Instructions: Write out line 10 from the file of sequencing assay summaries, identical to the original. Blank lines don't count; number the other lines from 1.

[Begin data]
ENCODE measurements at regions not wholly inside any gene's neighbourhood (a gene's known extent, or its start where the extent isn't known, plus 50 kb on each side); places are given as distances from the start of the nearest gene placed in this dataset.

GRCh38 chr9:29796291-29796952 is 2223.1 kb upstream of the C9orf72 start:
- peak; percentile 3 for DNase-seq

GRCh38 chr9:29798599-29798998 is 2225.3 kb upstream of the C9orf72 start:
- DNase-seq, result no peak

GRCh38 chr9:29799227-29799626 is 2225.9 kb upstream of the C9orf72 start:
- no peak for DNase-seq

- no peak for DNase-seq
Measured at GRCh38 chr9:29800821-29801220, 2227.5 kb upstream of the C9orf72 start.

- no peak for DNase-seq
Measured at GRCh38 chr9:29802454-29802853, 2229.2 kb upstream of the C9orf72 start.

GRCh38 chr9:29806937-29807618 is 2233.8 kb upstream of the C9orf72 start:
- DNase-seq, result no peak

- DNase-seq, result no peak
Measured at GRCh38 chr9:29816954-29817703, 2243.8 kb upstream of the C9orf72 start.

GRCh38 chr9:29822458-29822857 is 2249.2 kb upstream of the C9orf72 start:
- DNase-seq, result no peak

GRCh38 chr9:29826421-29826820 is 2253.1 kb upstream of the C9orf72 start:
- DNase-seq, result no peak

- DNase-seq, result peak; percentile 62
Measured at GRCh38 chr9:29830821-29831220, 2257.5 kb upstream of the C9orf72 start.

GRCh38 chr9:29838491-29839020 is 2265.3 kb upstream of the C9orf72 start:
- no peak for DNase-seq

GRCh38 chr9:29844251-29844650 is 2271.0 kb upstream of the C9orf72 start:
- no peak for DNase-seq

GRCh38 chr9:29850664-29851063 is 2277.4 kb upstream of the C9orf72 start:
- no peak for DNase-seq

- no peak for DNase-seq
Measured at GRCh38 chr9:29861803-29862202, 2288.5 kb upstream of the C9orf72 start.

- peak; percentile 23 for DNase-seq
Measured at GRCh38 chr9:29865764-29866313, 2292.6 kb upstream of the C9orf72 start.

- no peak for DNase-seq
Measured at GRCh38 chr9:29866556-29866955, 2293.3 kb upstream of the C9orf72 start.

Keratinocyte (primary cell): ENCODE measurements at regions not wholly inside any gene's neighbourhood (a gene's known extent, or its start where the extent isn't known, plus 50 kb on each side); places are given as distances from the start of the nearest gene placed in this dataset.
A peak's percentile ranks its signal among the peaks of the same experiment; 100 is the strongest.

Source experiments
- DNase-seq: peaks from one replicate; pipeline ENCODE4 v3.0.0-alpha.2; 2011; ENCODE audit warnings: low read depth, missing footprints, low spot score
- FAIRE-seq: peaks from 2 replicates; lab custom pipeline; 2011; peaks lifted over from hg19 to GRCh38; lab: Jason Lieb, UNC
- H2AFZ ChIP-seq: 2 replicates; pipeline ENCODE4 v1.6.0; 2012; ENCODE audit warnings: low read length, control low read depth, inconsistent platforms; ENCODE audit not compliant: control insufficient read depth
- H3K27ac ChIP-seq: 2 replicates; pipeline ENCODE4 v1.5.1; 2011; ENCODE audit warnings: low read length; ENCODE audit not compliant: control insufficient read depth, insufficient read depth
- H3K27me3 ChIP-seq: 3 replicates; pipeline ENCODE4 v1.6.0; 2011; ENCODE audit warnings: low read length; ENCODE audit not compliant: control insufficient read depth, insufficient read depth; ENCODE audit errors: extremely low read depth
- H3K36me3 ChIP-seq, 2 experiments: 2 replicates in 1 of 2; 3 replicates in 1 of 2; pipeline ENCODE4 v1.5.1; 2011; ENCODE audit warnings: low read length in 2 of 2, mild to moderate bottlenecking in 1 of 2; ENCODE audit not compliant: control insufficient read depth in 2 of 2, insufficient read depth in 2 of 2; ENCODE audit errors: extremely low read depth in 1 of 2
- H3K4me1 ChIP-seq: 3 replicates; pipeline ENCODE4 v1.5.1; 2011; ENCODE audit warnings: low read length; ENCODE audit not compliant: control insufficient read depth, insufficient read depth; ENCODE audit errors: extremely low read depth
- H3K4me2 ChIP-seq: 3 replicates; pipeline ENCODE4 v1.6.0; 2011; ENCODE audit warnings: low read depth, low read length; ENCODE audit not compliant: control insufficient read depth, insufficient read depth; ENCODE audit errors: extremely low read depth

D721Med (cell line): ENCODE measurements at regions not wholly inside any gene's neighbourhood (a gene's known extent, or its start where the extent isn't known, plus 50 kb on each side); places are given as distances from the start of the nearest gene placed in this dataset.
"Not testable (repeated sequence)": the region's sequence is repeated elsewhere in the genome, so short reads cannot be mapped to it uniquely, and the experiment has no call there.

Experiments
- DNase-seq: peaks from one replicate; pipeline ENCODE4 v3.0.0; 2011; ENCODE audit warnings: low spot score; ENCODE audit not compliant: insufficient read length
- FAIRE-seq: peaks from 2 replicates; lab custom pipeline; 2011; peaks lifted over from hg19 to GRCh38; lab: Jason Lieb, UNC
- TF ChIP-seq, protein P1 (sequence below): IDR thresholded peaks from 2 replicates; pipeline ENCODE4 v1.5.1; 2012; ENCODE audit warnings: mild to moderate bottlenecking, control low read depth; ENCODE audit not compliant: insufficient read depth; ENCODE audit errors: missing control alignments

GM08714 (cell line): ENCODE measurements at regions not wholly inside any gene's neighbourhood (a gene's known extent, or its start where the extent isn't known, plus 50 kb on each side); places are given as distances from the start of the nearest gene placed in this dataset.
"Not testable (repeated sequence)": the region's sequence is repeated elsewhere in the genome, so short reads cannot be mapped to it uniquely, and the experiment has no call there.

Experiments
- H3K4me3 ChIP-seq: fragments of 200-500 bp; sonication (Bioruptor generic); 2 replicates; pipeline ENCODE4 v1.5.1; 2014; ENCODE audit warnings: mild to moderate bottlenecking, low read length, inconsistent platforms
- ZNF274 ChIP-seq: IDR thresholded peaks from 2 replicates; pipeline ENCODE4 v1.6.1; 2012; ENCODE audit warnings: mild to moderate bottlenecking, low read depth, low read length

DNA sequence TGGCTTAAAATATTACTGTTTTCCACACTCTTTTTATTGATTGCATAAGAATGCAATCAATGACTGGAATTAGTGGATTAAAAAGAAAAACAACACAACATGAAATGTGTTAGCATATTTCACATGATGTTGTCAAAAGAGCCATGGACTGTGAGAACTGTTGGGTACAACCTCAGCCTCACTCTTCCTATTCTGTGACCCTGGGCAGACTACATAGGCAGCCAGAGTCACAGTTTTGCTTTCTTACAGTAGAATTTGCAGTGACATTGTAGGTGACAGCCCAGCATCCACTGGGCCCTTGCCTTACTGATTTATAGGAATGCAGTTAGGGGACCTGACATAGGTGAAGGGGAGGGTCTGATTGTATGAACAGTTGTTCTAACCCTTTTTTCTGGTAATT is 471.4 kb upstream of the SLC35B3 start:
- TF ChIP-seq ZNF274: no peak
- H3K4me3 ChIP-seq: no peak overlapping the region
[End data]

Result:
- no peak for DNase-seq